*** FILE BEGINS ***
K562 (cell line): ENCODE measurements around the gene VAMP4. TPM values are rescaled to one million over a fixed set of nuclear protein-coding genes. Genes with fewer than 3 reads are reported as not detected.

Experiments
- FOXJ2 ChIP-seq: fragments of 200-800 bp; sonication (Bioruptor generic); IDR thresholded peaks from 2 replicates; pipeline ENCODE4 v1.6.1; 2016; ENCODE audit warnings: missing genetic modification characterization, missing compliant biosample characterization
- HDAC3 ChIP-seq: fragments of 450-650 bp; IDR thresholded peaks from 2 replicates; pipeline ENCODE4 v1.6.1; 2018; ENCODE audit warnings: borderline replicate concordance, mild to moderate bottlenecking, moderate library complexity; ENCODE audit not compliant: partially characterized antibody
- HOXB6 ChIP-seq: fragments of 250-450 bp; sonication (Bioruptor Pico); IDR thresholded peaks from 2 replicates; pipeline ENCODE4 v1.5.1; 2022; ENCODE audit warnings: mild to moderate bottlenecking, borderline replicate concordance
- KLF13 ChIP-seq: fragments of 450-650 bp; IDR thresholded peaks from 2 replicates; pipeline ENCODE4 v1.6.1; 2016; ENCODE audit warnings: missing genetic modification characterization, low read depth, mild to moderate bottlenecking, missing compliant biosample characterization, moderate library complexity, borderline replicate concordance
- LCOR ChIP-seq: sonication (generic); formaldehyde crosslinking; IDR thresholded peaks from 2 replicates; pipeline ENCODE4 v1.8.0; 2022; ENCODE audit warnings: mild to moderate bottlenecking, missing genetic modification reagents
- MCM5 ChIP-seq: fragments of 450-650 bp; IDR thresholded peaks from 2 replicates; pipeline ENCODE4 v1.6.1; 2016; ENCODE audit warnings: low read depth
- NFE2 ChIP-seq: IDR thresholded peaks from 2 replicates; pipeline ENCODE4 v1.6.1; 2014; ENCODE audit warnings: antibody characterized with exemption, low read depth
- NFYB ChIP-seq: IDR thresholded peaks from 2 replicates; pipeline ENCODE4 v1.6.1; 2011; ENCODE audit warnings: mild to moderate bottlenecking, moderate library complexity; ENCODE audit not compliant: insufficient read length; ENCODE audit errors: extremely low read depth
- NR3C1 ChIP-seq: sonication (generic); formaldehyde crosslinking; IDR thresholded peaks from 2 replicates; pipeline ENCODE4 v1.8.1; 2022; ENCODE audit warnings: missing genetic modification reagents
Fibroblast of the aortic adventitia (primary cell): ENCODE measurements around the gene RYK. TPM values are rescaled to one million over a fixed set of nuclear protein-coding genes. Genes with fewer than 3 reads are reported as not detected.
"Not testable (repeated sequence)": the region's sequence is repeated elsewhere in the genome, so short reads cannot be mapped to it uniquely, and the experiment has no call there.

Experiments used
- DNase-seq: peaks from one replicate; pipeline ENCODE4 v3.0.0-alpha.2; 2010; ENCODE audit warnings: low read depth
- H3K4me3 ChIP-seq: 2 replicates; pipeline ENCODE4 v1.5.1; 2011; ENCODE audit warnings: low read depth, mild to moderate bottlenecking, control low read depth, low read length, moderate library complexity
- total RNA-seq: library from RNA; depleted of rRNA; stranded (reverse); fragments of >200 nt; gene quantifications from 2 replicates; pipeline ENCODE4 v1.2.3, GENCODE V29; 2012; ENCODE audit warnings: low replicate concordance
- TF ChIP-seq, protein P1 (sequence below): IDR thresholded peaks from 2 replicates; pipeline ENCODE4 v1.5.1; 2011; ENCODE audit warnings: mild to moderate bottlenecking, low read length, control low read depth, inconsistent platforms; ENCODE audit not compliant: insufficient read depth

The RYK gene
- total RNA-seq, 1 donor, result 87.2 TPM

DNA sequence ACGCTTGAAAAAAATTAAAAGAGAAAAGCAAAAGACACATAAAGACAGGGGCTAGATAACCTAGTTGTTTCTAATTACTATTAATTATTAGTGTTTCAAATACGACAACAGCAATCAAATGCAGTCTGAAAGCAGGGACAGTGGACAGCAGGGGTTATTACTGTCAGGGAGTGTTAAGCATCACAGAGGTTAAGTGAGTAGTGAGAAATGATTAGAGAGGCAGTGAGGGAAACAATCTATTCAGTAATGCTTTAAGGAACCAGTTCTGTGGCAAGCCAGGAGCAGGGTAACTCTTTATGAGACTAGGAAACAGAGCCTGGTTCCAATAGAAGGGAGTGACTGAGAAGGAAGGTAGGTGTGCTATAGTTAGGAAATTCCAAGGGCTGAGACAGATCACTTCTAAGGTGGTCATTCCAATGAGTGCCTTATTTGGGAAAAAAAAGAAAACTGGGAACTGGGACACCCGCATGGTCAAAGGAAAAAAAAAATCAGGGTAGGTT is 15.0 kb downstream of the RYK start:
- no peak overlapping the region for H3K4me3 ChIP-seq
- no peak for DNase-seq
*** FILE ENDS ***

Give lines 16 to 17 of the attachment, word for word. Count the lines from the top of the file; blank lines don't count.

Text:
- H3K4me3 ChIP-seq: 2 replicates; pipeline ENCODE4 v1.5.1; 2011; ENCODE audit warnings: low read depth, mild to moderate bottlenecking, control low read depth, low read length, moderate library complexity
- total RNA-seq: library from RNA; depleted of rRNA; stranded (reverse); fragments of >200 nt; gene quantifications from 2 replicates; pipeline ENCODE4 v1.2.3, GENCODE V29; 2012; ENCODE audit warnings: low replicate concordance